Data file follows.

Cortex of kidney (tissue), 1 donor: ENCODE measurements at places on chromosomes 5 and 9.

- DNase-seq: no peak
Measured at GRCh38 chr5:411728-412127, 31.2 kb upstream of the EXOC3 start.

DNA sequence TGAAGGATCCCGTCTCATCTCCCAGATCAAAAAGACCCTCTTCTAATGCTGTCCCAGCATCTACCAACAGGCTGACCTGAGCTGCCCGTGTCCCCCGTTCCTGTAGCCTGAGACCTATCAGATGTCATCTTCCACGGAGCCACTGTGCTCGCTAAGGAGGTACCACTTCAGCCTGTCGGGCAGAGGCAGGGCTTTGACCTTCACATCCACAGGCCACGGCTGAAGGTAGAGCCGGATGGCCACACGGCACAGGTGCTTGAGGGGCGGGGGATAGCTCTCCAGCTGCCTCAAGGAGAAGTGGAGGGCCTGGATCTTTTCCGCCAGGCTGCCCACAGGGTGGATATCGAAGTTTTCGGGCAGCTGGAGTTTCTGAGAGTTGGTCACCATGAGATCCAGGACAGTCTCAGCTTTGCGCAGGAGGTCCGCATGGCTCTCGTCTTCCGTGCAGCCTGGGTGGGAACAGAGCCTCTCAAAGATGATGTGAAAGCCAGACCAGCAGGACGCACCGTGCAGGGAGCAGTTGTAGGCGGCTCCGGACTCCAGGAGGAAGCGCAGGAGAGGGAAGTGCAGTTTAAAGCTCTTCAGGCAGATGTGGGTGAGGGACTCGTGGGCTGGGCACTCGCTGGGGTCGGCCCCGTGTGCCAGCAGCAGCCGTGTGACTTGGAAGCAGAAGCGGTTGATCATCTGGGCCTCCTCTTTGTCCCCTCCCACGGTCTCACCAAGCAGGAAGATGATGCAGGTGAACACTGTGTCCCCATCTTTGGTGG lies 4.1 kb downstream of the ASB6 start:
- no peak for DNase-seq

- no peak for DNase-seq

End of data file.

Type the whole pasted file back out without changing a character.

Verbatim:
Cortex of kidney (tissue), 1 donor: ENCODE measurements at places on chromosomes 5 and 9.

- DNase-seq: no peak
Measured at GRCh38 chr5:411728-412127, 31.2 kb upstream of the EXOC3 start.

DNA sequence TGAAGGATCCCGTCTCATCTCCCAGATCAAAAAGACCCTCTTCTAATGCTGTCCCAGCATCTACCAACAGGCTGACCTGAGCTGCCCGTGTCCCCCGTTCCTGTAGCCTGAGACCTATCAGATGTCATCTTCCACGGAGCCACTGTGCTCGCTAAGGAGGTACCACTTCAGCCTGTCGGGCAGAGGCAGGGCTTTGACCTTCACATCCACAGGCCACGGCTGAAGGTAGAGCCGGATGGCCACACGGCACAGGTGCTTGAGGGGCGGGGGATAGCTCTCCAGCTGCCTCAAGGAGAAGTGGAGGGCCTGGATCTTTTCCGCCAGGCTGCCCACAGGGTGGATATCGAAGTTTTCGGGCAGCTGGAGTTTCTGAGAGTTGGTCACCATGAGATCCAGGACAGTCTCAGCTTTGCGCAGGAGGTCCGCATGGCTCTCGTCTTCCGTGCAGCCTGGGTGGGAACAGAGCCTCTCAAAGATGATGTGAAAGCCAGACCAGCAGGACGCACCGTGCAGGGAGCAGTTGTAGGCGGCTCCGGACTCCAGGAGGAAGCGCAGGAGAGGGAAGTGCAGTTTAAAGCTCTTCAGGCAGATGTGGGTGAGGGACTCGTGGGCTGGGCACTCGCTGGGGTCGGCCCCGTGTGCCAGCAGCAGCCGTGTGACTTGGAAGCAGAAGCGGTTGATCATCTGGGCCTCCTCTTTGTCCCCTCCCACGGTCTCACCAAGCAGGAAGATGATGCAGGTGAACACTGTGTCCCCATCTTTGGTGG lies 4.1 kb downstream of the ASB6 start:
- no peak for DNase-seq

- no peak for DNase-seq